46th Day of Ripening Season, 342 years After Mourning
I have made a new friend, I think. Whether she is one of Imorgan’s or not, only time will tell. The newly ordained Cardinal, for I have no doubt that while she may have skipped the public ceremonies, the official sanctification of her role was instituted immediately after her men had taken me away, before even the first blow fell, must realize that you have washed me with mercy. By laws older than the mourning of our once glorious world, she must readmit me into the priesthood. The question remains, what are her intentions? That she hides something is clear to anyone with even one good eye. And so I question the appearance of my new friend. Instead of greeting her with thankfulness, I watch her with a guarded mind.
She came this morning, after the morning bells. You know, Sisters, I keep the rituals. Were I but a breath away from death, I would keep them; for it is within the rituals of faith that I find myself drawn closer to you.
The hour of dawn is dedicated to praise, as it should be when the sky is alight with the fiery breath of the divine.
The hour after, I dedicate to the prayers of others.
I pray for the sick, those too sick to walk and those who’ve only begun to show symptoms. I pray for mercy for each of us. And I pray for the dying, that you would comfort their passing until you retrieve their souls. I pray for your servants who toil endlessly to ease their suffering. I pray for the survivors who need comfort and strength to continue walking their paths. I pray for food, to sustain us during this long and weary battle against death.
Most of all, I pray for the children. I beg you to watch over them; to safeguard them and set up warriors to guard them and watch over them. I find it a strange coincidence that it was while I whispered these words, she walked into my life.
I saw the light first. When everything is dark, a flickering light is easily spotted, no matter how far away. It eats away the darkness, a tiny circle of hope drawing nearer. A candle walked through the stone hallways.
When she entered, her head hung low over the food tray, I knew her story without her having to speak it.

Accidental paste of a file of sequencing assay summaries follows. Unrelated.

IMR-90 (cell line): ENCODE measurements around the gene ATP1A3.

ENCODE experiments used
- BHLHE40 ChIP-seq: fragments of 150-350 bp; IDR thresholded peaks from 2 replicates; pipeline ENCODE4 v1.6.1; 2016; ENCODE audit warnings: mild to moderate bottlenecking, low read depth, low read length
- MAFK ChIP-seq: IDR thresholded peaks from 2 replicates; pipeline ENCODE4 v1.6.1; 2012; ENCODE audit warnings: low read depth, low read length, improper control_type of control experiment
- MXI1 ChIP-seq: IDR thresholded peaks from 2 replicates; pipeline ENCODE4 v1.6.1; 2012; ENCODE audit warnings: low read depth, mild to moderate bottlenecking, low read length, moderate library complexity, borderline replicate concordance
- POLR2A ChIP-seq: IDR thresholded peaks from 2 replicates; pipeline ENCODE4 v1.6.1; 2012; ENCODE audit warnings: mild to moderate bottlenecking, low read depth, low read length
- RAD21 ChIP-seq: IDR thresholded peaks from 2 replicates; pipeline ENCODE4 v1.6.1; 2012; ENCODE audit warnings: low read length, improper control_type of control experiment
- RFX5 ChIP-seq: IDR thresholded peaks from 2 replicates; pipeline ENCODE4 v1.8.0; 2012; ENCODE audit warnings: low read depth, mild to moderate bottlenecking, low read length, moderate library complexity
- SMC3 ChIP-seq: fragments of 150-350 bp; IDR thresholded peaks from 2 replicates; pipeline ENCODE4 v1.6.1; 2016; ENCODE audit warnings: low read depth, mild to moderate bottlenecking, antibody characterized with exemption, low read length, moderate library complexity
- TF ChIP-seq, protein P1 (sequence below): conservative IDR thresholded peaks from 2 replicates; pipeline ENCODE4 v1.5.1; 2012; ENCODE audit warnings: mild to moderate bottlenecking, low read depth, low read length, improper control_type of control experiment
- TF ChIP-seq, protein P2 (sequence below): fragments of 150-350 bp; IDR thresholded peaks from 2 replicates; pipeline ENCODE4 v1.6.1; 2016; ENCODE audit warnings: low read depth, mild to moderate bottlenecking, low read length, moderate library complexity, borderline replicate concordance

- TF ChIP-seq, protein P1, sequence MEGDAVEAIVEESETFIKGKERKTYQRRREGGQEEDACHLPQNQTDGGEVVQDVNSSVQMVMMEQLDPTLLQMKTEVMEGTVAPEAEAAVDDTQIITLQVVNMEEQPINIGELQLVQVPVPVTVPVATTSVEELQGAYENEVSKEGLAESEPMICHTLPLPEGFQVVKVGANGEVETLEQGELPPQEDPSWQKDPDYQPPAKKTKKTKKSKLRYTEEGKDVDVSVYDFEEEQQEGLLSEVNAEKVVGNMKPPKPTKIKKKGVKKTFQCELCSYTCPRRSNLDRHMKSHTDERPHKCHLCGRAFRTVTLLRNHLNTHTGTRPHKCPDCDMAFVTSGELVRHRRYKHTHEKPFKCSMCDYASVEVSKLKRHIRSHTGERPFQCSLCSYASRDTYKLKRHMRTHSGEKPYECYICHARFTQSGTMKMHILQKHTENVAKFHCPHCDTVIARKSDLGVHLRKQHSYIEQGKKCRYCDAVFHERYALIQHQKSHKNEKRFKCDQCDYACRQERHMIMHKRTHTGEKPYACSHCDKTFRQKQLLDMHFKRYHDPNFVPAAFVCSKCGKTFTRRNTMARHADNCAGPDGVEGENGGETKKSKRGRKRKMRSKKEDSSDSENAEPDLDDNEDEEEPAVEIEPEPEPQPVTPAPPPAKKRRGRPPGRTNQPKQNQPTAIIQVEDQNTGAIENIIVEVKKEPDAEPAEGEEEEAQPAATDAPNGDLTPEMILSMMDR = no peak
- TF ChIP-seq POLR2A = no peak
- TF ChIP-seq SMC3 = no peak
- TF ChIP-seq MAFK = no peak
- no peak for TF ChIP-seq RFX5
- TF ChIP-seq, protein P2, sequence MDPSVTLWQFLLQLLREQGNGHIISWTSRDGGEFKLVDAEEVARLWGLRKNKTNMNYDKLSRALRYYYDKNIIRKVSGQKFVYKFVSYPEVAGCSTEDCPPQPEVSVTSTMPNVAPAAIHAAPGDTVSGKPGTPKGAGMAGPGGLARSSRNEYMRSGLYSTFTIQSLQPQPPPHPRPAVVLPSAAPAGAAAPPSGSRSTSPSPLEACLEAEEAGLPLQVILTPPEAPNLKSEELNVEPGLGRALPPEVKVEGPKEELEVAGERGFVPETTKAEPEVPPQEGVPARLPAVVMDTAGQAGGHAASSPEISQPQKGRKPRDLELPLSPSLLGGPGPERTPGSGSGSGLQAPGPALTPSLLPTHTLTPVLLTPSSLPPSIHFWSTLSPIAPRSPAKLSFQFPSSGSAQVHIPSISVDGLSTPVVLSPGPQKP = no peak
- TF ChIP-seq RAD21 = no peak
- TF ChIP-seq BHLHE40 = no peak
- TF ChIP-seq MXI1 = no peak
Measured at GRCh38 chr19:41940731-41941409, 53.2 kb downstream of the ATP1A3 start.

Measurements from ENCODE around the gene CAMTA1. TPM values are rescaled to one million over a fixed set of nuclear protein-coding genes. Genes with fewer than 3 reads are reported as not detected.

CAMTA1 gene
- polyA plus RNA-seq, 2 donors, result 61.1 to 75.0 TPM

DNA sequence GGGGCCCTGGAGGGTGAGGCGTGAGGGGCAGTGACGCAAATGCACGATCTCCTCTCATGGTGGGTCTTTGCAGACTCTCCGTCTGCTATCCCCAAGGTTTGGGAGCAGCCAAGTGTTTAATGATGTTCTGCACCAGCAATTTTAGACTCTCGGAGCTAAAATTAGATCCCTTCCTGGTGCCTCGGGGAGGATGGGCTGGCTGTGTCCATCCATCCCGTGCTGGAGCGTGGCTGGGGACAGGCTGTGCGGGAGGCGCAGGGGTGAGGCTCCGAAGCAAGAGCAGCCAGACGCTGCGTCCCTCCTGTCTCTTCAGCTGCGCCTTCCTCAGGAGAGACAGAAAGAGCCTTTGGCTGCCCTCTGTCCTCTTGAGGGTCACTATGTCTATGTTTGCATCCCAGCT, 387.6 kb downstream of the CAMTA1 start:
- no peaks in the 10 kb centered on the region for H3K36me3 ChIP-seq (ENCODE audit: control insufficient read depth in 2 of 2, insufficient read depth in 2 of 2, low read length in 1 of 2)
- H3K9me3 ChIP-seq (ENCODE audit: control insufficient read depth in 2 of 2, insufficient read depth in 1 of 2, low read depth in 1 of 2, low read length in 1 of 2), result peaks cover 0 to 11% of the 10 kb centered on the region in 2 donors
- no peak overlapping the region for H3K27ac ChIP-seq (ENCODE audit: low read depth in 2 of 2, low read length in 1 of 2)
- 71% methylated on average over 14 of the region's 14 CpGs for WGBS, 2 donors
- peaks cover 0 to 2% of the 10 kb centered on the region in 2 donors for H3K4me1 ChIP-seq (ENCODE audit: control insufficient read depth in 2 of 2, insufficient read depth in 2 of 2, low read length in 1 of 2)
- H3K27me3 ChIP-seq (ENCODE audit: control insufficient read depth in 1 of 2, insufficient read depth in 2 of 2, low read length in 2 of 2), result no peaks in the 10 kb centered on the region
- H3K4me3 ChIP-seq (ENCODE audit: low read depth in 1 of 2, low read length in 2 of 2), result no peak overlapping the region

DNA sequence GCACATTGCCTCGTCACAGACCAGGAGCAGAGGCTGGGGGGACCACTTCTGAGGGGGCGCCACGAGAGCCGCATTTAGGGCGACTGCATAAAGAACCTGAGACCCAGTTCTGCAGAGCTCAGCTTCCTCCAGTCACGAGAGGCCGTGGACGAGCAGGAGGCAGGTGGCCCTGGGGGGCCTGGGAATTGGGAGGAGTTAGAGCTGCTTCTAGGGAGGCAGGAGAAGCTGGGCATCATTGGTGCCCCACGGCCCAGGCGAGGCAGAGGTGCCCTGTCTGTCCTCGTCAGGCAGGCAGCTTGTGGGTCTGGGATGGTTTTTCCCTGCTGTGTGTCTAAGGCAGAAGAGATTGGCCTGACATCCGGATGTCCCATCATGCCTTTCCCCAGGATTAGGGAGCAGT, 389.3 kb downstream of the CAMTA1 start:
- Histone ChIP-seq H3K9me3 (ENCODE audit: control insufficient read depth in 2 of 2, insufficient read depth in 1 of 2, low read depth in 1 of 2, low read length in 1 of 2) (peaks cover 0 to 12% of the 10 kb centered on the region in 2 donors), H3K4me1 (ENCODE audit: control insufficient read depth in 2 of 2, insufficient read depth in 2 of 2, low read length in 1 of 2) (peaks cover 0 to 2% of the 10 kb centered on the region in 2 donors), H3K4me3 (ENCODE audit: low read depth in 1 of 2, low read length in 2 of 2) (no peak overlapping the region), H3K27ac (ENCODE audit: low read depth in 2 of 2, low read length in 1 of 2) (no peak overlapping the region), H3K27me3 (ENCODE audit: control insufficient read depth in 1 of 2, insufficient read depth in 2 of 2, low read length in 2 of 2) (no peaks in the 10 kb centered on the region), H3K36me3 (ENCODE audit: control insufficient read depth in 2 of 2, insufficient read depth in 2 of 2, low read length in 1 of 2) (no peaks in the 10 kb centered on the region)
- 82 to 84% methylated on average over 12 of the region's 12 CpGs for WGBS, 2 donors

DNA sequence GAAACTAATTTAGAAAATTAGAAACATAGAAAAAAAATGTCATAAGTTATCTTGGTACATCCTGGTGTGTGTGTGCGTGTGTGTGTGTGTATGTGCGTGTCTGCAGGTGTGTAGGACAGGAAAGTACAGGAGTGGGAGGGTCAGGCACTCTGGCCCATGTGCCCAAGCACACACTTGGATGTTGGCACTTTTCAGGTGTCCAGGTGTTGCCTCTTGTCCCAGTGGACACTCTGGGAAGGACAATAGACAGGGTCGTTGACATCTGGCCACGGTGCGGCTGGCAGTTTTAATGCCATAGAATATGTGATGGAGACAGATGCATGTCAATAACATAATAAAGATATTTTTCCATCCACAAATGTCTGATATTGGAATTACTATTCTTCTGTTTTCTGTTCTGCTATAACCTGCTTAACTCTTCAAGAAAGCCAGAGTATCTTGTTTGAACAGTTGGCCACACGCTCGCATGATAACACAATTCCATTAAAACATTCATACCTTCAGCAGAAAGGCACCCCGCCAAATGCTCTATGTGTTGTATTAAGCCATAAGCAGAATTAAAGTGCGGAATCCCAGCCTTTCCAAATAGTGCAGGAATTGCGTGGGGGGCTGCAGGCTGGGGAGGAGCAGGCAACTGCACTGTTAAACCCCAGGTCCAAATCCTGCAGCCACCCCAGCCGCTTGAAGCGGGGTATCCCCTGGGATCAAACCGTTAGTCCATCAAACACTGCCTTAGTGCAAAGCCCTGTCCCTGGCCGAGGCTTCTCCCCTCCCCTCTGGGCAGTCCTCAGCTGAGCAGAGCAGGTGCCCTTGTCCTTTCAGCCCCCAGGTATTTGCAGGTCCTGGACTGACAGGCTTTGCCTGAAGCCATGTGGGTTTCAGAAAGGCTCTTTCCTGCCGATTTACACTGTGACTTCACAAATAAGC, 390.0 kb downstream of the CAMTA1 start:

“Whe—” my voice, unused to working with cracked and swollen lips, sounded funny. I tried again. “When did they pass on?” I asked, trying unsuccessfully to put compassion into the question.
She must have understood me, despite my poor pronunciation, for a tear plopped onto the tray as her grief was reignited.
“Two days ago,” she said, placing the tray on the floor. “My sister and I are all that remain,” she finished with a ragged breath. I vaguely wondered how many times she would end up telling her story, how many times she would rip open the wound to relive a grief that should be buried with the body.
It was such a familiar story. Always death. Always grief. In that moment, I longed for the busy days of the abandoned farm. There is nothing left for me here. Soon . . . when my strength returns, I will join them again.
“Your servant said to give this to you.” She cupped a small bag in her dirt-covered hands. Reaching forward awkwardly, she dropped it onto my lap.
“How old are you?” I asked her. She was old enough to marry, yet wore no wife ring.
“Fourteen,” she whispered, dropping her head again, in shame, or fear, or something else, I do not know. “Poppy is eleven.”
I pulled on the strings absentmindedly while I asked more questions. “Poppy would be the sister? What’s your name?”
“Hilla,” she said. Then silence.
My eyes opened wide in surprise. From the north. “How long did you travel?”
“I don’t remember. The days run together. A long time. There were eight of us. Pappa got sick first. One by one, we all got sick.”
She said more, but I had stopped listening. Inside the bag was a silver signet ring, the shape of a claw embossed onto its surface. The mercenaries ring.
“Who? How?” I croaked.
She shrugged. “Your servant told me to give it to you,” she repeated and looked at the door.
The girl would say no more. She promised to return with the evening tray, and I watched her go with a touch of sadness for the journey that brought her here, delivering broth and a candle to a battered old man in a dungeon.
It was only later, hours after she had gone and I tossed and turned fitfully, unable to sleep, I reflected on what she had said earlier.
‘One by one, we all got sick.’
These words haunt me. Have you sent me a prophet, Sisters? A spy? Or a keystone?